Housebuilders are in a sweet spot and their shares will continue to outperform the market in 2015, the bulls argue. I am not so sure.
Taylor Wimpey: Cheap Enough?
Taylor Wimpey stock is up 20% in 2014, but still trades some 10% below the average price target from brokers, which has risen by 20% since December 2013. The shares are trading around their five-year highs.
This is one of the cheapest stock in the peer group, based on earnings and cash flow multiples, so Taylor Wimpey could be a bet worth taking in 2015. Its dividend yield will likely come in above 7% in the next couple of years, while its dividend cover ratio stands at 1.5x, with a free cash flow yield north of 7%.
Taylor Wimpey’s pipeline is healthy and its needs are almost fully covered, given that the builder has secured land for 2015 and 2016. Operating profitability could be higher than 20% over the medium term, which is one element I like. This may turned out to be the most obvious investment in the sector, but management must maintain financial discipline in order to deliver shareholder value.
Barratt’s On A Roll
Barratt stock is up almost 30% in 2014. The average price target from brokers has risen by roughly the same amount in the last 12 months. So, what lies ahead for shareholders?
Based on trading multiples and fundamentals, Barratt shares may offer more upside in 2015, although its free cash flow yield is less appealing than that of rivals at the moment. However, Barrett is expected to continue to grow revenues above UK inflation, while its operating profit margin is expected to rise over time, which should boost Barratt’s cash flow and payout profile.
Its aggressive capital structure could help it boost shareholders’ returns into 2018. Moreover, the stock’s price to earnings ratio stands at 10x and 9x for 2015 and 2016, respectively, so the shares are not particularly expensive.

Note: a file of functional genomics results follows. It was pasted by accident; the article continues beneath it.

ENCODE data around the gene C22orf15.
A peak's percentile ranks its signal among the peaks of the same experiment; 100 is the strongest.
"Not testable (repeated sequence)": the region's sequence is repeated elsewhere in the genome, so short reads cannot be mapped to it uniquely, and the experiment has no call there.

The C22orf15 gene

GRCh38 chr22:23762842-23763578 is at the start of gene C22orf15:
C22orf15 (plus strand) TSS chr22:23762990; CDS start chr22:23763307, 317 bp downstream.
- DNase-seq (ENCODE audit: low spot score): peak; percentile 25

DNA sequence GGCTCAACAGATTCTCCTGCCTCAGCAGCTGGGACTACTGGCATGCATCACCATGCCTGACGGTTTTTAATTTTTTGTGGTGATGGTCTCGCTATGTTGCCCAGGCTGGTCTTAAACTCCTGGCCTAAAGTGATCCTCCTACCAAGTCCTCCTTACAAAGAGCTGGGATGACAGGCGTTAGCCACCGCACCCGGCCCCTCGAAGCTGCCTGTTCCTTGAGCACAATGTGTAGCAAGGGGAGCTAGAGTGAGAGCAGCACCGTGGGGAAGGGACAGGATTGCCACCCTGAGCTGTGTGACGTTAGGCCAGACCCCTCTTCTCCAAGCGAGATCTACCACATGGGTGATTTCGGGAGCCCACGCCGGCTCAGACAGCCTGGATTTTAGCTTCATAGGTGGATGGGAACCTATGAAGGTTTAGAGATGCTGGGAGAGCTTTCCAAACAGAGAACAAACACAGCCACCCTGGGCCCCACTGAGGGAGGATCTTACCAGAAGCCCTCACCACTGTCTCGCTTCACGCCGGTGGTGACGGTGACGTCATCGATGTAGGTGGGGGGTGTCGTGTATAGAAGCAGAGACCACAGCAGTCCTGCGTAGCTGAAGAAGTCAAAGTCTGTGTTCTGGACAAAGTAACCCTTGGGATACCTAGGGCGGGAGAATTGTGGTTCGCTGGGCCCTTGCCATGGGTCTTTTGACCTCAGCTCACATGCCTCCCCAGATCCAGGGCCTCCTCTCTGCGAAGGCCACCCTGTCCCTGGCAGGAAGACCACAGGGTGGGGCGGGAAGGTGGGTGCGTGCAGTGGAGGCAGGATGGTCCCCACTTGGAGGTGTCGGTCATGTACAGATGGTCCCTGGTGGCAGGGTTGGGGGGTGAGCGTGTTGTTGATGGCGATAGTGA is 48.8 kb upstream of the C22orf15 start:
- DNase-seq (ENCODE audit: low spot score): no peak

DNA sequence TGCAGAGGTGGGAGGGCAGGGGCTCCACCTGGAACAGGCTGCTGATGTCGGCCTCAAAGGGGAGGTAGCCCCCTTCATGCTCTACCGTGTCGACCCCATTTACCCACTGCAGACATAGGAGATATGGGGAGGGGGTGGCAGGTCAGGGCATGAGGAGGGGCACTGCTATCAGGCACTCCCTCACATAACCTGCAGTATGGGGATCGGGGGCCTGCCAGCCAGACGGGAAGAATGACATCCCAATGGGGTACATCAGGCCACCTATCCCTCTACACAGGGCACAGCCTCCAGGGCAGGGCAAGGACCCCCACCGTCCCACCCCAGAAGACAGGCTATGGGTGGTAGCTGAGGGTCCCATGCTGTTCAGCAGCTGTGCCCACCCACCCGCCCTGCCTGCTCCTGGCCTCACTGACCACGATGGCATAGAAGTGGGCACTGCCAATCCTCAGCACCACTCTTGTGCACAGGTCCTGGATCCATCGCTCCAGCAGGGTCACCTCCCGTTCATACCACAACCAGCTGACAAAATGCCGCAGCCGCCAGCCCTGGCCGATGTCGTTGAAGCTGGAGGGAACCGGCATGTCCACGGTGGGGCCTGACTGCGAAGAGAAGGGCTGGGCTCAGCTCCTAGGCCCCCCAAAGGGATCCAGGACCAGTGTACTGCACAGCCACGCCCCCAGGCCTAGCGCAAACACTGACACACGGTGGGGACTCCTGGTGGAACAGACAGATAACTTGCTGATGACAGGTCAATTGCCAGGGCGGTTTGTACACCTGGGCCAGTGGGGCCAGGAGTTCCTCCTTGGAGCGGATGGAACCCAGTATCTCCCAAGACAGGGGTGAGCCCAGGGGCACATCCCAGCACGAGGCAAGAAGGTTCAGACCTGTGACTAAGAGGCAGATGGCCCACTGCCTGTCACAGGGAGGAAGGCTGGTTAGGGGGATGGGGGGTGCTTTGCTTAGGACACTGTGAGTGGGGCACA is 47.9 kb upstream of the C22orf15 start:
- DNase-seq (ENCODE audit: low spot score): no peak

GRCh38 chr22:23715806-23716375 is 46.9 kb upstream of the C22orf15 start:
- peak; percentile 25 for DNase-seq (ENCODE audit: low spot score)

Berkeley/Persimmon: The Laggards?
Berkeley stock is in negative territory (-5%) for 2014. This is a bet on London and the South East, where growth prospects have now become less enticing, the bears argue. To a certain degree, there’s merit in that view.
On the one hand, the shares of players boasting a more diverse geographical mix, such as Barratt, could offer more upside. On the other hand, Berkeley stock looks a bit overvalued based on trading multiples.
My best guess?
Berkeley shares will likely underperform those of rivals by at about 10% in 2015.
Finally, Persimmon shares have risen by 25% in 2014. They are rather expensive right now and trade at a premium of 10% against those of competitors. The average price target from brokers is in line with Persimmon’s current stock price, which is not a warning sign, in my view, because Persimmon offers better returns than the sector — but whether its stock will continue to rally, that is another matter.
The UK government has reduced the stamp duty, and interest rates will remain low for years, but I am not upbeat about short-term prospects for the sector. I prefer a different risk profile, such as the one associated with a less cyclical businesses, whose shares have bottomed out in recent weeks, in my view.
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